With the vaccine being distributed, our Covid worries are still present. Health care workers in Oregon hospitals have been chosen to receive the vaccine and are some of the first in our community to do so.
Jessica McKinzie, who works at Mount Talbert Medical Center, was among these people that were picked for the vaccine. She received the Moderna vaccine, the second one to be released.
“I felt good for the first 10 minutes after receiving it then my throat and tongue started to swell and continue to swell until rapid response had to come. After 30 minutes the swelling had gone down and I was able to continue to go back to work,” McKinzie said.
Even though this reaction may have been alarming, she was taken care of and was better within the next couple of days.
“For the next two days my swelling went down and my arm was in a lot of pain and I had dealt with an incredible amount of fatigue,” McKinzie said.
Kelley McKinzie had also been given the Moderna vaccine and had little to no side effects at all.
“My experience was fine. My arm hurt afterward and I felt tired, but not so tired I had to take a nap, coffee definitely helped! I did not have a reaction and my arm did not even bruise after receiving the vaccine,” she said.
Two vaccines were released around early December and both have the same side effects after receiving the vaccine. The Pfizer vaccine was the first vaccine and the Moderna the second one released. Both were created to deliver mRNA into your body which turns your cells into spike protein factories. Doing so helps create antibodies to fight the virus.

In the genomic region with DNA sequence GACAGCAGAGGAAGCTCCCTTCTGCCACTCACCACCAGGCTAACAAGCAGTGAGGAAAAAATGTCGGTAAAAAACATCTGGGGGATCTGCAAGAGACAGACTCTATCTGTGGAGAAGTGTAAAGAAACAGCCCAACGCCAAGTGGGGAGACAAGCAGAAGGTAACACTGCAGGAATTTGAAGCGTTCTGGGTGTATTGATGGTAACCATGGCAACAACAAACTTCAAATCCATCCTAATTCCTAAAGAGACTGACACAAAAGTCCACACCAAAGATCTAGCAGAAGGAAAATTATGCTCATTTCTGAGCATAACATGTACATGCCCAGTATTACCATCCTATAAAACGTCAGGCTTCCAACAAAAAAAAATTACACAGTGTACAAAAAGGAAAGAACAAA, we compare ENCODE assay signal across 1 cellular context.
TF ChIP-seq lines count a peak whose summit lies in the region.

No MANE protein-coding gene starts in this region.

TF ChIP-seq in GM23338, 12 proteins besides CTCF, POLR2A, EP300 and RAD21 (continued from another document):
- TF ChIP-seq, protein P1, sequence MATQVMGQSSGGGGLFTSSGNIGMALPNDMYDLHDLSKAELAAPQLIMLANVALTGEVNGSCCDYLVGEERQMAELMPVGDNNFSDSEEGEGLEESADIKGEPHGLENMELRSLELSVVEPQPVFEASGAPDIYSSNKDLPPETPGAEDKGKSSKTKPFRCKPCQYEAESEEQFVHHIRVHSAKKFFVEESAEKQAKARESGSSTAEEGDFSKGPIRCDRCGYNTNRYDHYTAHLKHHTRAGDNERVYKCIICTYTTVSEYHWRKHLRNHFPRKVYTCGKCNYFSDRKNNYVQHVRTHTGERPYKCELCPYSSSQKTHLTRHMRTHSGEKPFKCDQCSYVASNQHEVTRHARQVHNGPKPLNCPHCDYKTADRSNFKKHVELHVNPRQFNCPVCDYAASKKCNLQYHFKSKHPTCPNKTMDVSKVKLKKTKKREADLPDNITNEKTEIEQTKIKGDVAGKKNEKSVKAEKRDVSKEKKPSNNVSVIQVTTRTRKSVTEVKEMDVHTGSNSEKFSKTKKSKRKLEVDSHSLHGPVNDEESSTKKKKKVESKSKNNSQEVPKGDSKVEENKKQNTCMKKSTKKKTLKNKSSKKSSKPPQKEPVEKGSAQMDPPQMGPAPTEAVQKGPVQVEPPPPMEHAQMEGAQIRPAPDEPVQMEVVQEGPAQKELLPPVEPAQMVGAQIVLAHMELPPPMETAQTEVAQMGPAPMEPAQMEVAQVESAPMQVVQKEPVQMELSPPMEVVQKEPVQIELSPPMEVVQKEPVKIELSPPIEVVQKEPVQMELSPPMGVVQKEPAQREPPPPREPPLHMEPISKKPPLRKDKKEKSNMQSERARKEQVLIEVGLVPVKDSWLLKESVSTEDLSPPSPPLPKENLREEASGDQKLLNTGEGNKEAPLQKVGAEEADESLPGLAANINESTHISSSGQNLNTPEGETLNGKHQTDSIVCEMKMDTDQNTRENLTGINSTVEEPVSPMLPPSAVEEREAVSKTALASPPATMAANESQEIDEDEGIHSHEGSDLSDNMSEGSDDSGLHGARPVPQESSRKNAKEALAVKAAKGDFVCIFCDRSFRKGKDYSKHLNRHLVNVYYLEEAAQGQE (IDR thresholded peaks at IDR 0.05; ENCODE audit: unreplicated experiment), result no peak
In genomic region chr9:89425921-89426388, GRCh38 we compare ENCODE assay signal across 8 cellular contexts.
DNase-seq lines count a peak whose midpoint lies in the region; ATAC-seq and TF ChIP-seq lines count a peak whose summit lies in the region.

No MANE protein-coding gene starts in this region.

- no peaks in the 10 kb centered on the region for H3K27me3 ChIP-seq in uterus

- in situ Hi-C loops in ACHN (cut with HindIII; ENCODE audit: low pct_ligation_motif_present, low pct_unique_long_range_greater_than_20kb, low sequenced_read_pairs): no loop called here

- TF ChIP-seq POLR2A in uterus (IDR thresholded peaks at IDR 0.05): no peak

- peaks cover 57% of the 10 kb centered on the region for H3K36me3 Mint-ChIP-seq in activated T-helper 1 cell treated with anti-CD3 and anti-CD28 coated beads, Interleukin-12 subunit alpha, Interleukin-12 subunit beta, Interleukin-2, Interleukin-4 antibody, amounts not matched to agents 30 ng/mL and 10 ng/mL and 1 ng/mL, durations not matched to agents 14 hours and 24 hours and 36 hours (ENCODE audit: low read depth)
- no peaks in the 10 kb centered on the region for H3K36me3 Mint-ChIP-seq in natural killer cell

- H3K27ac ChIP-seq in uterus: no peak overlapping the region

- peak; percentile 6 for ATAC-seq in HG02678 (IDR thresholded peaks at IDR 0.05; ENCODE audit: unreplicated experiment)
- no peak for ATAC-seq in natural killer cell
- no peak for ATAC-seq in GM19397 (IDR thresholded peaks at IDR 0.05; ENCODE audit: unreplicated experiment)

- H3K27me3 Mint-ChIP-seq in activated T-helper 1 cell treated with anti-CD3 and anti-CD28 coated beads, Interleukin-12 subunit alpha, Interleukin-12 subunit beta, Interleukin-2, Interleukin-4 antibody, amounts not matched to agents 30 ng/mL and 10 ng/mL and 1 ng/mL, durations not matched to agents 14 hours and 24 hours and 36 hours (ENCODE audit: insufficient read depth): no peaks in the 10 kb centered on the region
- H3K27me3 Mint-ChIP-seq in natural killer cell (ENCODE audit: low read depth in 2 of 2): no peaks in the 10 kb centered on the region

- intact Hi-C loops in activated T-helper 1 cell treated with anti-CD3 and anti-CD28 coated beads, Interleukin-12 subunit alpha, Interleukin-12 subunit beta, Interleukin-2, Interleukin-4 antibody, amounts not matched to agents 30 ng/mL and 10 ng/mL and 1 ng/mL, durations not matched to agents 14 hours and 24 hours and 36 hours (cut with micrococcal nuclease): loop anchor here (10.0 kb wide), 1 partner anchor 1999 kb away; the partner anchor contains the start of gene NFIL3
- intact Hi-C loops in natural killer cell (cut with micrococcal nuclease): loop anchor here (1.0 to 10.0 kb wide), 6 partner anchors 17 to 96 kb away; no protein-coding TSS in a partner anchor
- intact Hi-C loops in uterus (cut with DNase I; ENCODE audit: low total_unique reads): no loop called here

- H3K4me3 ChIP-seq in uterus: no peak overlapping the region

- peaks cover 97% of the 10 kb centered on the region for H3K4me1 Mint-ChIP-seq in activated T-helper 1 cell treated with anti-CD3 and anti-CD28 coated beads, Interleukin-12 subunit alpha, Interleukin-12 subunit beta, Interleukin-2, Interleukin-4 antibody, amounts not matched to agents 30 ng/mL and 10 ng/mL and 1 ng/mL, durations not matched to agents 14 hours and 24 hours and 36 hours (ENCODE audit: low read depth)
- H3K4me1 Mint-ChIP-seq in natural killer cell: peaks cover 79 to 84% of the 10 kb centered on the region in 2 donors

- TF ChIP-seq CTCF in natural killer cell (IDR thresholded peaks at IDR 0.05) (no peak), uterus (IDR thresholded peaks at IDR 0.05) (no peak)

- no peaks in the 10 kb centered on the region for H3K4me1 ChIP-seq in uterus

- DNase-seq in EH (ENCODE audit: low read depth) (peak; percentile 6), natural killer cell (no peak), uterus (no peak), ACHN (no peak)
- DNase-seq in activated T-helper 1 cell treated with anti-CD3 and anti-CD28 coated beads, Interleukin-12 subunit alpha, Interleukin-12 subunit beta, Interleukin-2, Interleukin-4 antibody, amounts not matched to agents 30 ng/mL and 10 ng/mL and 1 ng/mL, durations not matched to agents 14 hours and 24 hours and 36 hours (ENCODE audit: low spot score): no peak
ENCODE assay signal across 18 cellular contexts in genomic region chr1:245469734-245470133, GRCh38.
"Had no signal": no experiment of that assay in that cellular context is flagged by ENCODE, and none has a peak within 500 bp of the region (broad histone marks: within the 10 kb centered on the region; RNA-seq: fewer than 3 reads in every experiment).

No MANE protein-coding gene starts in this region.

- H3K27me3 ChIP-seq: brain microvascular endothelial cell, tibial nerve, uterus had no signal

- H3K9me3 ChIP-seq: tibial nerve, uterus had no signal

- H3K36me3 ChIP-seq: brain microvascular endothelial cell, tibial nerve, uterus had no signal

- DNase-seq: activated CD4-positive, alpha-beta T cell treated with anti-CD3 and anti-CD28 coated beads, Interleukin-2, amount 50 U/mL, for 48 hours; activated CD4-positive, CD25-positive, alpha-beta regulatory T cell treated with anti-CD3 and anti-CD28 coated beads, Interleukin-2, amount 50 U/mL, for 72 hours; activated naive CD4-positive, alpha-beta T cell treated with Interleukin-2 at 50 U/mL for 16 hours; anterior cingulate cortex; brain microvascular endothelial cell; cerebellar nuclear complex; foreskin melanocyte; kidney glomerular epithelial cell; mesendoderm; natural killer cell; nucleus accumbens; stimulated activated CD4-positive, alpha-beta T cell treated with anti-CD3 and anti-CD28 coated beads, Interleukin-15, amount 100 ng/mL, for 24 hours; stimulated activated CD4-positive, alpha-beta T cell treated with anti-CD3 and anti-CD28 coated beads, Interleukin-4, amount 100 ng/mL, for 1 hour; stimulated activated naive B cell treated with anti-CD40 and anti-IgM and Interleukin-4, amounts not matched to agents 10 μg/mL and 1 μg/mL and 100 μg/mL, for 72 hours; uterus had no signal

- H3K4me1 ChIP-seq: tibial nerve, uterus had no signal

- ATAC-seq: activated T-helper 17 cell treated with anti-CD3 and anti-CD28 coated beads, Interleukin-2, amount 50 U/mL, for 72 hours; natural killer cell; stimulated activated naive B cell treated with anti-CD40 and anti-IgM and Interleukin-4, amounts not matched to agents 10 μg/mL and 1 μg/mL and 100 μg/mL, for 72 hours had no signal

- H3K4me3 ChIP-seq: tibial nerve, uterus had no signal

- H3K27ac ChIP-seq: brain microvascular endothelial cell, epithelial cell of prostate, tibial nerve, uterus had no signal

The only difference between the two is the Pfizer vaccine has to be kept at the same temperature as dried ice. Moderna does not need to be kept that cold unless it is being kept for a long time.
With both vaccines being recently released, Oregon is trying to push 12,000 vaccines daily in order to get everyone vaccinated. Phase 1b is their next goal for vaccinations, those getting vaccinated include first responders, teachers, food/agriculture workers, manufacturing workers, postal service workers, public transit workers, and grocery store workers.
Gov. Kate Brown made a statement that the teachers will be eligible for the vaccination starting Jan. 27. Teachers have been split into four “waves” for receiving the vaccine, with Pre-K to 1st grade going first. Teachers of 2nd-5th grades are in wave two, followed by 6th-8th grade teachers third and high school teachers in the fourth and final wave. How long this will all take is dependent on when vaccines and appointments are available.